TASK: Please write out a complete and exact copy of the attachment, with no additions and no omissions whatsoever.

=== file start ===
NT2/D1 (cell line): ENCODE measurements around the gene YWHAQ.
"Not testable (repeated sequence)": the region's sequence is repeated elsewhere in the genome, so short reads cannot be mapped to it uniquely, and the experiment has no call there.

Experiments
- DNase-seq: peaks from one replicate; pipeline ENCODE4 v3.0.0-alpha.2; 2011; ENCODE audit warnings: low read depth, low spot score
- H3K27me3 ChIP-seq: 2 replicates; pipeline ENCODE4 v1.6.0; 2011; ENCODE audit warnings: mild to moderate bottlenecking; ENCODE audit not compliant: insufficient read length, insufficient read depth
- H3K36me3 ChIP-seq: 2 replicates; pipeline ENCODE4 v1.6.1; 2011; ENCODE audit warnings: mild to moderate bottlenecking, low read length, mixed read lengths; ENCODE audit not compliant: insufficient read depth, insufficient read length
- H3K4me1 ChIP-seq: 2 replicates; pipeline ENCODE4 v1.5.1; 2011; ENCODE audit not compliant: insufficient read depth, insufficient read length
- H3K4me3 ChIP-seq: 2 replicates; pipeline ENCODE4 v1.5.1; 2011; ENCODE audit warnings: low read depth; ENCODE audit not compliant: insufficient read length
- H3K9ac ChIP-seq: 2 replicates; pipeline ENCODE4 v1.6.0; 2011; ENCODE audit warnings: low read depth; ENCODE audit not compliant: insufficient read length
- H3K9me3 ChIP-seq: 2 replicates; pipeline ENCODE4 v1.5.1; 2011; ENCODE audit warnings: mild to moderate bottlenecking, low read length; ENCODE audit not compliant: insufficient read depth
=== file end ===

NT2/D1 (cell line): ENCODE measurements around the gene YWHAQ.
"Not testable (repeated sequence)": the region's sequence is repeated elsewhere in the genome, so short reads cannot be mapped to it uniquely, and the experiment has no call there.

Experiments
- DNase-seq: peaks from one replicate; pipeline ENCODE4 v3.0.0-alpha.2; 2011; ENCODE audit warnings: low read depth, low spot score
- H3K27me3 ChIP-seq: 2 replicates; pipeline ENCODE4 v1.6.0; 2011; ENCODE audit warnings: mild to moderate bottlenecking; ENCODE audit not compliant: insufficient read length, insufficient read depth
- H3K36me3 ChIP-seq: 2 replicates; pipeline ENCODE4 v1.6.1; 2011; ENCODE audit warnings: mild to moderate bottlenecking, low read length, mixed read lengths; ENCODE audit not compliant: insufficient read depth, insufficient read length
- H3K4me1 ChIP-seq: 2 replicates; pipeline ENCODE4 v1.5.1; 2011; ENCODE audit not compliant: insufficient read depth, insufficient read length
- H3K4me3 ChIP-seq: 2 replicates; pipeline ENCODE4 v1.5.1; 2011; ENCODE audit warnings: low read depth; ENCODE audit not compliant: insufficient read length
- H3K9ac ChIP-seq: 2 replicates; pipeline ENCODE4 v1.6.0; 2011; ENCODE audit warnings: low read depth; ENCODE audit not compliant: insufficient read length
- H3K9me3 ChIP-seq: 2 replicates; pipeline ENCODE4 v1.5.1; 2011; ENCODE audit warnings: mild to moderate bottlenecking, low read length; ENCODE audit not compliant: insufficient read depth